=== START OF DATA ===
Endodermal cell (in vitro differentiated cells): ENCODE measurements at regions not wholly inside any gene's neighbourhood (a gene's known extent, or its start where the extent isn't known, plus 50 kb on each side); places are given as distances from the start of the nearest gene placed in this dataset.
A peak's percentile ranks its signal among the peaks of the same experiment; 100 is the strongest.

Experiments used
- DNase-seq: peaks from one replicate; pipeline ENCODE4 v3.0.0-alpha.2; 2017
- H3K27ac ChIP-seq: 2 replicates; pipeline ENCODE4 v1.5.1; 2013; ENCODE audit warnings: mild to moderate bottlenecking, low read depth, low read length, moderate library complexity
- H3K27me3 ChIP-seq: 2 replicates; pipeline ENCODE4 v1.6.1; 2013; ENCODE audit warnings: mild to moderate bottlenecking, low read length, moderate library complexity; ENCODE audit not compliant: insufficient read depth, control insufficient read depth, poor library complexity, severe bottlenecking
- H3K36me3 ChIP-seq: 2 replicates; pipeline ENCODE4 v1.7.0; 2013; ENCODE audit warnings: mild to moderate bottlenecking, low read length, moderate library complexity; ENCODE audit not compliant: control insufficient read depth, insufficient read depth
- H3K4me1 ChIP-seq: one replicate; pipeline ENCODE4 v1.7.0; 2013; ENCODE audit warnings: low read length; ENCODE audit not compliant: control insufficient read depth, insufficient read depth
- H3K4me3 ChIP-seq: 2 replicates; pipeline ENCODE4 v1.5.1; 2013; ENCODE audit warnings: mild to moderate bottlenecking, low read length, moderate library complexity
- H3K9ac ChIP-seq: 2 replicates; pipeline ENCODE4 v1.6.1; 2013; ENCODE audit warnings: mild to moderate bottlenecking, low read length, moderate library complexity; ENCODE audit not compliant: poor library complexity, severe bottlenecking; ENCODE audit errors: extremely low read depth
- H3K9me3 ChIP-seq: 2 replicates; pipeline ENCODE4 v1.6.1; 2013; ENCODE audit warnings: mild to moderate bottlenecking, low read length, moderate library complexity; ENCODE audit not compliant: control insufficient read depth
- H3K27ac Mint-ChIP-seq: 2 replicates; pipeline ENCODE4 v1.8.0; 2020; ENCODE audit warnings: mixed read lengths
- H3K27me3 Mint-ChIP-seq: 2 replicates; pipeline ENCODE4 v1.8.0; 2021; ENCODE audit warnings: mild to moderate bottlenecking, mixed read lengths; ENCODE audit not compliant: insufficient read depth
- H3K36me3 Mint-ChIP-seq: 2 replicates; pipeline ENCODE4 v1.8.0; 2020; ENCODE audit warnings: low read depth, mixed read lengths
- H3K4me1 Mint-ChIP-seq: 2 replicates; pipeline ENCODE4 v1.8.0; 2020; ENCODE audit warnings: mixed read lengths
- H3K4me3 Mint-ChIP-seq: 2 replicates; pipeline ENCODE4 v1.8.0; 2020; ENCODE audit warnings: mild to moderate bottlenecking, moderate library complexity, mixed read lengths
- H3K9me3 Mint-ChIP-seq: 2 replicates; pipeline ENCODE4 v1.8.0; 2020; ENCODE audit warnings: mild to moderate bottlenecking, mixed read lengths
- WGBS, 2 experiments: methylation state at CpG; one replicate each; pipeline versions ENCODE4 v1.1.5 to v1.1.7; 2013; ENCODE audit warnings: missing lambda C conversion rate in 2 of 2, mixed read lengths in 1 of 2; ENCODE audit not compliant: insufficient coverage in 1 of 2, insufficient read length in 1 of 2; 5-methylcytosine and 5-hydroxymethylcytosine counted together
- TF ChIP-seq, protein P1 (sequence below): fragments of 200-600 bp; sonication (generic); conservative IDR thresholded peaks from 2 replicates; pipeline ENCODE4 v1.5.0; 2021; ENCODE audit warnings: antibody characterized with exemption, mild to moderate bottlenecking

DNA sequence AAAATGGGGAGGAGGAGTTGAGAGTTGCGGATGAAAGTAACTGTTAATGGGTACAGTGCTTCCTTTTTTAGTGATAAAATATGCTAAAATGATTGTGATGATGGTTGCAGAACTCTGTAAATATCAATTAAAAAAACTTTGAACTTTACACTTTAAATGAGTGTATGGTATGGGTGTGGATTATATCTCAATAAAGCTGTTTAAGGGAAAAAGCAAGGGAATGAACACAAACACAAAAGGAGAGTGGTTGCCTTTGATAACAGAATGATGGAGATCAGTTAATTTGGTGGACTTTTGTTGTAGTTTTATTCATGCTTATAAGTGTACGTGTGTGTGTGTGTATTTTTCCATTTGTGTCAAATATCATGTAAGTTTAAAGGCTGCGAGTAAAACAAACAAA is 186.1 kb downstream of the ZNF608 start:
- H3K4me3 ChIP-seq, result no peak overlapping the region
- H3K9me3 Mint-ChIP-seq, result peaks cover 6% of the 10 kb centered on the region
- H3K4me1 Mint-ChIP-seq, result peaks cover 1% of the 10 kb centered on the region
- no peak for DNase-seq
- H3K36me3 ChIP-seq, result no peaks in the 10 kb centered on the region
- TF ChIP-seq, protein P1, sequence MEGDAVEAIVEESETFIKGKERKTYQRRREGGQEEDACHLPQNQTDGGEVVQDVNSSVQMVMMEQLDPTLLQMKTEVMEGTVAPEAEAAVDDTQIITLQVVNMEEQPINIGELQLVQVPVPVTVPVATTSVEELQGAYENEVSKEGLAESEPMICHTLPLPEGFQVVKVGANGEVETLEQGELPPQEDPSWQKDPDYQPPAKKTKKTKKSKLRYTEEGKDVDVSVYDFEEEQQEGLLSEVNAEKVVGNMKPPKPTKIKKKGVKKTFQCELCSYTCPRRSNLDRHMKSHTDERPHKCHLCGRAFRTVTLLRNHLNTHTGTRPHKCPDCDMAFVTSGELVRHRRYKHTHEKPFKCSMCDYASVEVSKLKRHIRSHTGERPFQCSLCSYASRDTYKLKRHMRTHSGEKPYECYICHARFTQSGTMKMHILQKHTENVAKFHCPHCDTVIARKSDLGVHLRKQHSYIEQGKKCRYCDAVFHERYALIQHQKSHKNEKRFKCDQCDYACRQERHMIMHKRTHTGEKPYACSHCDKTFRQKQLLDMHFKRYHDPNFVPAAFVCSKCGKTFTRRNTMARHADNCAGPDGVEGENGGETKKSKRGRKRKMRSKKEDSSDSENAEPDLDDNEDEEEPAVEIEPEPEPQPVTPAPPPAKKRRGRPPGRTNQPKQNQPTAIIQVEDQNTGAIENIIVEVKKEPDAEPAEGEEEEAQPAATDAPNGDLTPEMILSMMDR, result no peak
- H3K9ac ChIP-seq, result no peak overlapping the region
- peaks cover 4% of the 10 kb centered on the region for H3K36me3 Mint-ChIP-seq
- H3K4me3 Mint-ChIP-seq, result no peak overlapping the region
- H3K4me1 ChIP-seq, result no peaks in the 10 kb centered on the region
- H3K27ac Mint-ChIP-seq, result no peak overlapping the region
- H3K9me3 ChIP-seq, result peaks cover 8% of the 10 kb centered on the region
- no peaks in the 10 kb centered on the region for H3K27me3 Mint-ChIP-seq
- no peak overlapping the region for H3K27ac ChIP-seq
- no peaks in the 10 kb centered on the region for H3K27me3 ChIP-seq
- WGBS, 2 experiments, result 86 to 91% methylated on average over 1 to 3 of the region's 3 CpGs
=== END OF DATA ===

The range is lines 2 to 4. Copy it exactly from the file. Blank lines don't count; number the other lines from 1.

A peak's percentile ranks its signal among the peaks of the same experiment; 100 is the strongest.

Experiments used
- DNase-seq: peaks from one replicate; pipeline ENCODE4 v3.0.0-alpha.2; 2017